What’s the most (and/or least) helpful piece of writing advice you’ve ever received?
The LEAST helpful advice ever has been “kill your darlings,” because sometimes all my “darlings” needed was a little more time and patience to become extraordinary – but instead they became memories of what they could have been.
The BEST advice has been to physically rewrite a first draft into the second. Actually retype each word, editing as you go. Astonishingly effective. I do it with anything that’s giving me difficulty – there’s a sense of a fresh start, cooking dinner with fresh ingredients instead of trying to push leftovers together in new ways.
If you could visit any country at any point in history, where/when would you go, and why?
It’s funny to me how many answers just surged forth and were immediately batted aside like mosquitos because the rest of my brain helpfully supplied things like mortality rates and the fact that I don’t speak the language and how I don’t even fit in my own country/timeline, what makes me think I wouldn’t be stoned to death anywhere/when else?
Ignoring all realism and practical thought, I’d probably choose medieval Scotland – based solely on the early work of Julie Garwood. (“Ransom” and “The Secret” are just delicious, I re-read them whenever I need an escape.)
Every writer encounters stumbling blocks, be it a difficult chapter, challenging subject matter or just starting a new project. How do you motivate yourself on days when you don’t want to write?
The short answer is, I don’t. At this point, I know my own rhythms. I show up to the page regardless, and when I’m resisting because the work is hard, my solution is Swedish Fish and a ‘push through it” attitude. (I will be a wreck when I finish, but I can get it done.) When I’m truly overwhelmed, though, when the characters are silent and the plot is problematic and there’s an element that just won’t work – I walk away. I take a nap or a bath or I go play with my granddaughter or I watch a stupid movie. I trust the process, because historically, the answer / solution / idea shows up (while I’m doing something else) within 24 hours. No more than 48. Trying to force creativity, for me, never ends well.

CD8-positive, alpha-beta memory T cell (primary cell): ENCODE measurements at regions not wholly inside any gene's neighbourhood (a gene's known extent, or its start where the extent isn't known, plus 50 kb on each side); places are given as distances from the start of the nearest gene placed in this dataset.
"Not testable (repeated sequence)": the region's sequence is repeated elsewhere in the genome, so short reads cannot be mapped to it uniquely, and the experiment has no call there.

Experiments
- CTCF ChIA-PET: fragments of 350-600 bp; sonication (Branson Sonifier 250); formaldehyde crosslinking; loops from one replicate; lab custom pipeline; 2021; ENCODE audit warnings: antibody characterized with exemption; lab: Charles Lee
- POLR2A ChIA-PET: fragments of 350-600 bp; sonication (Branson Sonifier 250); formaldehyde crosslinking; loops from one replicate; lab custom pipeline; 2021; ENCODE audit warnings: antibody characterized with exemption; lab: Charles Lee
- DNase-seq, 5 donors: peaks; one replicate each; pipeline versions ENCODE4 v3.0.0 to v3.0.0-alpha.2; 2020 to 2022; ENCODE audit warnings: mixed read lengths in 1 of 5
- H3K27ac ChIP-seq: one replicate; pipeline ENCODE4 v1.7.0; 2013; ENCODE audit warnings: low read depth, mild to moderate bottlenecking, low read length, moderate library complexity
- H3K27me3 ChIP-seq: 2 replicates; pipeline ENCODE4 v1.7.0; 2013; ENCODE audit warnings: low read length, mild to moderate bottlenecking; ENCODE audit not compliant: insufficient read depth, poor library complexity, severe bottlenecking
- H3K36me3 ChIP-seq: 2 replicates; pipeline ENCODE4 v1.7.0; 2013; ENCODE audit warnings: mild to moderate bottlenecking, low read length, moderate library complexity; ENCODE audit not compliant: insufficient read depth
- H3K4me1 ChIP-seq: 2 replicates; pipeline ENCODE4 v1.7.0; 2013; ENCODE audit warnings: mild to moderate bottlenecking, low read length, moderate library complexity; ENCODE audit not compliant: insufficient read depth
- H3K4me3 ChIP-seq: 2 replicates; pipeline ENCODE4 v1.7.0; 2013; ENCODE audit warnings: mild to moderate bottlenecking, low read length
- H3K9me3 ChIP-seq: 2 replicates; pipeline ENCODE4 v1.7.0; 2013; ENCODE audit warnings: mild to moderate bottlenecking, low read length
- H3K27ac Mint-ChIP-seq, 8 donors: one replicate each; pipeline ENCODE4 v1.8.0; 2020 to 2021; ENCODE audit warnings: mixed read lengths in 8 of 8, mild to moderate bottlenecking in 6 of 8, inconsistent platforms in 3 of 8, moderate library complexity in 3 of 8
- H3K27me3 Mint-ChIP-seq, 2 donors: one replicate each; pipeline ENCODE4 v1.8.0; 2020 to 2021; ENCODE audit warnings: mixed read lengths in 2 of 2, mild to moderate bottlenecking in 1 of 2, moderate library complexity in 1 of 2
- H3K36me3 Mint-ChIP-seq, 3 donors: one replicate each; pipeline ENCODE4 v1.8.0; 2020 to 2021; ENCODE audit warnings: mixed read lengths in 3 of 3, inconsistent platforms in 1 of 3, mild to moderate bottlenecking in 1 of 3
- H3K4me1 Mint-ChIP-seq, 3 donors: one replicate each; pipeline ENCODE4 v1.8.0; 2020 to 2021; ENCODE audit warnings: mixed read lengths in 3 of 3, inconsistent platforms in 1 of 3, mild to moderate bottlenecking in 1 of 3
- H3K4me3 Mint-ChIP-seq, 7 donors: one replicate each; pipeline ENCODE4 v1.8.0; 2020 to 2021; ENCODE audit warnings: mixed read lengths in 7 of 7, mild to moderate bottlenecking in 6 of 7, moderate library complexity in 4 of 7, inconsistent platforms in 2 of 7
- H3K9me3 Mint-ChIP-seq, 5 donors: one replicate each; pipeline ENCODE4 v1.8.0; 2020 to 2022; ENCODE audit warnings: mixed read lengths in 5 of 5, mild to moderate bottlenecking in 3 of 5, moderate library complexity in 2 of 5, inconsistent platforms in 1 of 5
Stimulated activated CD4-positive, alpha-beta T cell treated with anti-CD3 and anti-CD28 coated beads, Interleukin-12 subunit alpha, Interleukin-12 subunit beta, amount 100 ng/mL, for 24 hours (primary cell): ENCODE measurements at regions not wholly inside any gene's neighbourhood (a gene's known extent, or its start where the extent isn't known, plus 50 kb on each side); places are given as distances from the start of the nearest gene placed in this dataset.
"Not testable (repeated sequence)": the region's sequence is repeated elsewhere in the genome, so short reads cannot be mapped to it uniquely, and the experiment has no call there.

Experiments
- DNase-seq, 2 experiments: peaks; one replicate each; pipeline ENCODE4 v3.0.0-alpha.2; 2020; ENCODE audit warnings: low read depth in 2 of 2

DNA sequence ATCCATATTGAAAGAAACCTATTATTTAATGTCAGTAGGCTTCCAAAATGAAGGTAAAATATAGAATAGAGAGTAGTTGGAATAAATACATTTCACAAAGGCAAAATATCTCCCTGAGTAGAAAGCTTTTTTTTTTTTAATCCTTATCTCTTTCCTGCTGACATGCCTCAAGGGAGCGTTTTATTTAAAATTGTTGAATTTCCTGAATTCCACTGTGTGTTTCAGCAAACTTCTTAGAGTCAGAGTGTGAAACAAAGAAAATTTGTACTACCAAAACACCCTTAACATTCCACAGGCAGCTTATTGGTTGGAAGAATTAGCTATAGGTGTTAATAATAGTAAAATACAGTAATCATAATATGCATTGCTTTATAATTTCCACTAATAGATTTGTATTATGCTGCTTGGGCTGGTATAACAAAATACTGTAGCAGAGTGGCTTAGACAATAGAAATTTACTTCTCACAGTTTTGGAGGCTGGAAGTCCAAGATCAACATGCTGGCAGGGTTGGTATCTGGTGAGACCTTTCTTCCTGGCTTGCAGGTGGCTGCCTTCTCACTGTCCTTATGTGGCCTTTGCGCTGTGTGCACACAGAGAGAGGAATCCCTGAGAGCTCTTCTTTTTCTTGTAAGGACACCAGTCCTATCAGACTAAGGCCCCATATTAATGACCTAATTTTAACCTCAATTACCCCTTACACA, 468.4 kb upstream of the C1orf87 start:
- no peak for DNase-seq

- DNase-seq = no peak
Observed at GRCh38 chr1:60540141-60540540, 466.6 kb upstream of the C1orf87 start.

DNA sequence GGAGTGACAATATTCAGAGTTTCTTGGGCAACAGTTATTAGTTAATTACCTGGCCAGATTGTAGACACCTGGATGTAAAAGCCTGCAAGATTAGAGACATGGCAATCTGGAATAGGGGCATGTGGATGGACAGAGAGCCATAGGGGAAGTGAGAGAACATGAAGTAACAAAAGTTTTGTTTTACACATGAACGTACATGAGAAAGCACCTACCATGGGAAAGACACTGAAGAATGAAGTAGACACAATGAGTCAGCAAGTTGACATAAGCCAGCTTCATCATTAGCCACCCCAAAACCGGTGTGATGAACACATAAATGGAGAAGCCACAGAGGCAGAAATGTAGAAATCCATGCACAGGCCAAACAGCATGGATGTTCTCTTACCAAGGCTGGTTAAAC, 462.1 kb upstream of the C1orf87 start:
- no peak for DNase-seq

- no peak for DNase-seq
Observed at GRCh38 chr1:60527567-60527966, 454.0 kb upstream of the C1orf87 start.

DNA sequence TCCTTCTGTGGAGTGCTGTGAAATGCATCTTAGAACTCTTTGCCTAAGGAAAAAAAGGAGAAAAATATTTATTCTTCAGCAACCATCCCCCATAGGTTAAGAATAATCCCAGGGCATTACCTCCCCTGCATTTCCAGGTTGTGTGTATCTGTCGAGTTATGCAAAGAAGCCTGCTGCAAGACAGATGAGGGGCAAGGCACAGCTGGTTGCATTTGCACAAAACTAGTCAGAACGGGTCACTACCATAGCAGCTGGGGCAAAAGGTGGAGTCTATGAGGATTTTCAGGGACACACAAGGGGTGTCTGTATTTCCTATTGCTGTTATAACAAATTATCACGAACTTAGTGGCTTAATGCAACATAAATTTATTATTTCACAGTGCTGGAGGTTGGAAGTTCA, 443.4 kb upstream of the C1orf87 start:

Tell us about a book that’s excellent, but underappreciated or obscure.
There is a book that I credit with about 138% of my personality, creativity, and imagination – but whenever I mention it, I am met with complete blank stares. I would like to change that. “The Last of the Really Great Whangdoodles” is a children’s book (grades 4-7) by Julie Edwards (Andrews. Yes. Mary Poppins wrote this.) There is no better treatise on the power of imagination than this book right here – I read it so many times I probably know it by heart. With or without children to read it to, just give it a chance. (It’s on Amazon. They informed me there was a 30th anniversary edition, so if you’ll excuse me, I have to go yell at some kids to get off my lawn.)
Finally, would you be so kind as to dazzle us with what we like to call a ‘shark elevator pitch’? (It’s exactly the same as an elevator pitch, but with sharks.) (Well, one shark. Which, by the way, is currently picking between its rows of teeth to try and dislodge the remains of the last author who stepped onto its elevator.)
Ahem. So: why should readers check out your work? A shark elevator pitch of your own book(s) in no more than three sentences – go!
“Oh hey, you’re a shark – probably used to being misunderstood, feared, and even hunted based on what OTHER sharks have done, huh? Melody – sweet girl, way out of her element – she’s right there with you, except for the shark part. Hang in there— If she can find allies and manage to make a difference in her world, then so can you, my new shark friend.”
Awesome stuff. Thanks again for joining us today, Tanya!
Tanya Schofield is the author of the Melody’s Song series, including Awaken and Asunder.